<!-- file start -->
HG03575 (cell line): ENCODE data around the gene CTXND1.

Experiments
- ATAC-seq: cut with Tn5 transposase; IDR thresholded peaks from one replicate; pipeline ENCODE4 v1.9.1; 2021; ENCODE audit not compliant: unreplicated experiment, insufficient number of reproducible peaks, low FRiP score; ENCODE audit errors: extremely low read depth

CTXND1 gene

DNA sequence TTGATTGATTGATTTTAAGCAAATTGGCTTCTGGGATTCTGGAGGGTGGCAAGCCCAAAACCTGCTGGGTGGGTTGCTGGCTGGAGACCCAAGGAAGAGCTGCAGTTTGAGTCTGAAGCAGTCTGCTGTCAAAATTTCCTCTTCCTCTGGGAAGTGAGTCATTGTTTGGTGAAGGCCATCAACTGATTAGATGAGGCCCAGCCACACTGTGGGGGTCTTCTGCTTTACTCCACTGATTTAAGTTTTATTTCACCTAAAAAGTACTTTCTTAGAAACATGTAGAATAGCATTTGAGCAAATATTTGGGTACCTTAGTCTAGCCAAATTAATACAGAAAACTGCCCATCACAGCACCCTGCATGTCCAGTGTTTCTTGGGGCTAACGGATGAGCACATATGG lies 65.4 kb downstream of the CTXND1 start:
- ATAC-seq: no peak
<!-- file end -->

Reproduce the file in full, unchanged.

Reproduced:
HG03575 (cell line): ENCODE data around the gene CTXND1.

Experiments
- ATAC-seq: cut with Tn5 transposase; IDR thresholded peaks from one replicate; pipeline ENCODE4 v1.9.1; 2021; ENCODE audit not compliant: unreplicated experiment, insufficient number of reproducible peaks, low FRiP score; ENCODE audit errors: extremely low read depth

CTXND1 gene

DNA sequence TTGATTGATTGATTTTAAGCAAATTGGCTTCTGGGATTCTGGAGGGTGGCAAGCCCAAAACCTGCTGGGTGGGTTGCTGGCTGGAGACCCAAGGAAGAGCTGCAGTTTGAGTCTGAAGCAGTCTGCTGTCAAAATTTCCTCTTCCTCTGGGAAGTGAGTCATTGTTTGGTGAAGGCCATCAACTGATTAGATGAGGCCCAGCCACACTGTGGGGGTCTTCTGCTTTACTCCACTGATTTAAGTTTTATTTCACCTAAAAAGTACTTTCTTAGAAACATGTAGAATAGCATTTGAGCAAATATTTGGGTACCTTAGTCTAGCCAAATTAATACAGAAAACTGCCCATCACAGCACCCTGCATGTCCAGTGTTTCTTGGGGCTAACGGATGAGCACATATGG lies 65.4 kb downstream of the CTXND1 start:
- ATAC-seq: no peak